# R Return Value from Function

In this article, you will learn to return a value from a function in R. You'll also learn to use functions without the return function.

Many times, we will require our functions to do some processing and return the result. This is accomplished with the `return()` function in R.

## Syntax of return()

The syntax of the `return()` function is:

``return(expression)``

Here, `expression` is evaluated, and its value is stored as the result of the function.

The value specified in the `return()` statement is passed as the output of the function.

## Example of return()

Let us look at an example which will return whether a given number is positive, negative or zero.

``````check <- function(x) {
if (x > 0) {
result <- "Positive"
}
else if (x < 0) {
result <- "Negative"
}
else {
result <- "Zero"
}
return(result)
}

check(1)
check(-10)
check(0)``````

Output

```[1] "Positive"
[1] "Negative"
[1] "Zero"```

## Functions without return()

If there are no explicit returns from a function, the value of the last evaluated expression is returned automatically in R.

For example, the following is equivalent to the above function.

``````check <- function(x) {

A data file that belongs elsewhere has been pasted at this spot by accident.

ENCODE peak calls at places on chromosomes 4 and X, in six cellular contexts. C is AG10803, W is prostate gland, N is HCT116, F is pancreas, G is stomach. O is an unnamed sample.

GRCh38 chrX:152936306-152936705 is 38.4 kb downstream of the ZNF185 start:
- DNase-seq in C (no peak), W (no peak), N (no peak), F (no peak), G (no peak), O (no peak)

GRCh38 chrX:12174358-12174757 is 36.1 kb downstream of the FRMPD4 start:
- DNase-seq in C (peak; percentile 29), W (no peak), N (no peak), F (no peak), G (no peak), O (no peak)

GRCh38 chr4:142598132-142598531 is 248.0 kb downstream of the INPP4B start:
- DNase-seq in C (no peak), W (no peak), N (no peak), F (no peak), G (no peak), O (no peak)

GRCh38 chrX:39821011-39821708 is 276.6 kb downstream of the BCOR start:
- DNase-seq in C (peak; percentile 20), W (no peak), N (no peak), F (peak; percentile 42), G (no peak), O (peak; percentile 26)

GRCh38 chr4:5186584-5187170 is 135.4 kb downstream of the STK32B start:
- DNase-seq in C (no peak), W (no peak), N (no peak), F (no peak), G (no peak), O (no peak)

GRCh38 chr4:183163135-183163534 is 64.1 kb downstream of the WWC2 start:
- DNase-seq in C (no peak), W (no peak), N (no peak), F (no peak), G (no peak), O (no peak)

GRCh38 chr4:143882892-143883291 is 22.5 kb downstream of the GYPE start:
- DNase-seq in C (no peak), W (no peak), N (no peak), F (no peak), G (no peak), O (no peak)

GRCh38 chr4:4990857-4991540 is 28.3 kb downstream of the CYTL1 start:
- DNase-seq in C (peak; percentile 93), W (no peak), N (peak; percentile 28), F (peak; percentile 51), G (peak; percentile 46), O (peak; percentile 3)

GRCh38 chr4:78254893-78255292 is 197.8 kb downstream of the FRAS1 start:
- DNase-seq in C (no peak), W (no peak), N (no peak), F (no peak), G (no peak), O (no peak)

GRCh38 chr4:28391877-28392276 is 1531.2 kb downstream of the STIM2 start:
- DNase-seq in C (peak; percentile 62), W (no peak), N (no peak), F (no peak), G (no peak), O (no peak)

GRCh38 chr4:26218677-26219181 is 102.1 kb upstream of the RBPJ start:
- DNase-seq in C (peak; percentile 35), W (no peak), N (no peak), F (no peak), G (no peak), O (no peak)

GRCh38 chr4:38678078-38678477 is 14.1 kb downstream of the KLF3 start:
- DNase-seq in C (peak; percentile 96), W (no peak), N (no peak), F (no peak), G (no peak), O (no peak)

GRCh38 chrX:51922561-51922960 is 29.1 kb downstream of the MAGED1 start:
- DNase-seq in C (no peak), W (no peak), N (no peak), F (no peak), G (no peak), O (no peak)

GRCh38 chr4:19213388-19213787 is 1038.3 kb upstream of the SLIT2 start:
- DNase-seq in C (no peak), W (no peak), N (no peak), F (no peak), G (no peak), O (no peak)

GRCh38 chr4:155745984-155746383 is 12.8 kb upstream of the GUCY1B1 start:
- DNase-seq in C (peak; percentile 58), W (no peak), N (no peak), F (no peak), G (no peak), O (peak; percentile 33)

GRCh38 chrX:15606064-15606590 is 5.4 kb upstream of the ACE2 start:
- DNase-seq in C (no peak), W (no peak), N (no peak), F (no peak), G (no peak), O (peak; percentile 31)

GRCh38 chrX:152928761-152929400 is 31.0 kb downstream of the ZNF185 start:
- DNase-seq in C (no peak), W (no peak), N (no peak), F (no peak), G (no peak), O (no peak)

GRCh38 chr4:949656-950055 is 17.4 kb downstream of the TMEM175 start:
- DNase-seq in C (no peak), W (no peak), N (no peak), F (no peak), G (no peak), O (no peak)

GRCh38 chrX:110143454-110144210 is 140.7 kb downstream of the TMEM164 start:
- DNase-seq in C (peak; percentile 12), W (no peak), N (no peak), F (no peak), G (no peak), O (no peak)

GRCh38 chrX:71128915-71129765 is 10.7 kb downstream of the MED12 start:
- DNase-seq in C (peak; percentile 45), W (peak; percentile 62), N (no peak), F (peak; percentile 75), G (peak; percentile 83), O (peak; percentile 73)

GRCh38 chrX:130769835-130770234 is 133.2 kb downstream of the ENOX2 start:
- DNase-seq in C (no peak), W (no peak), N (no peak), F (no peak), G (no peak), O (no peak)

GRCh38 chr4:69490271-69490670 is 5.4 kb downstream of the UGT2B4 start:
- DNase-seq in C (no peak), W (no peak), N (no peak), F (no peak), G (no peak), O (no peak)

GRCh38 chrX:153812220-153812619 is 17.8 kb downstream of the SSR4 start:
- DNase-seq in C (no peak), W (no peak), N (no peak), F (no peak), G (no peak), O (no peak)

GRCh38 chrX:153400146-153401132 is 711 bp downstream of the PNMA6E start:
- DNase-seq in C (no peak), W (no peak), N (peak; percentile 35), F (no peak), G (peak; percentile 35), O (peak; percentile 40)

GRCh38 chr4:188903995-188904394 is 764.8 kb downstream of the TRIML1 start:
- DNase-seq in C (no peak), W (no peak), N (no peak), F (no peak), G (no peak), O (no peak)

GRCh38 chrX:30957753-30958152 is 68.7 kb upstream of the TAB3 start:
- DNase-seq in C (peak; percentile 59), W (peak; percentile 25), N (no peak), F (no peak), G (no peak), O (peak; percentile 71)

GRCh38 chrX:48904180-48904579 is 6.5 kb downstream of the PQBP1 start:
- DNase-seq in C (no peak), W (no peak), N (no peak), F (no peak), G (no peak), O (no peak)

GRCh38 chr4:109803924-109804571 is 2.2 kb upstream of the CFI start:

if (x > 0) {
result <- "Positive"
}
else if (x < 0) {
result <- "Negative"
}
else {
result <- "Zero"
}
result
}``````

We generally use explicit `return()` functions to return a value immediately from a function.

If it is not the last statement of the function, it will prematurely end the function bringing the control to the place from which it was called.

``````check <- function(x) {
if (x>0) {
return("Positive")
}
else if (x<0) {
return("Negative")
}
else {
return("Zero")
}
}``````

In the above example, if `x > 0`, the function immediately returns `"Positive"` without evaluating the rest of the body.

## Multiple Returns

The `return()` function can return only a single object. If we want to return multiple values in R, we can use a list (or other objects) and return it.

Following is an example:

``````multi_return <- function() {
my_list <- list("color" = "red", "size" = 20, "shape" = "round")
return(my_list)
}
# call function multi_return() and assign the result to variable a
a <- multi_return()
a\$color
a\$size
a\$shape``````

Output

```[1] "red"
[1] 20
[1]"round"```

Here, the function `multi_return()` creates a list object `my_list`, assigns some values to its elements, and then returns the entire list as the output of the function.

The list contains three elements: `"color"` with the value `"red"`, `"size"` with the value 20, and `"shape"` with the value `"round"`.

The `multi_return()` function is called and its result is assigned to the variable `a`.

Here,

• `a\$color` - accesses the value of the `"color"` element
• `a\$size` - accesses the value of the `"size"` element
• `a\$shape` - accesses the value of the `"shape"` element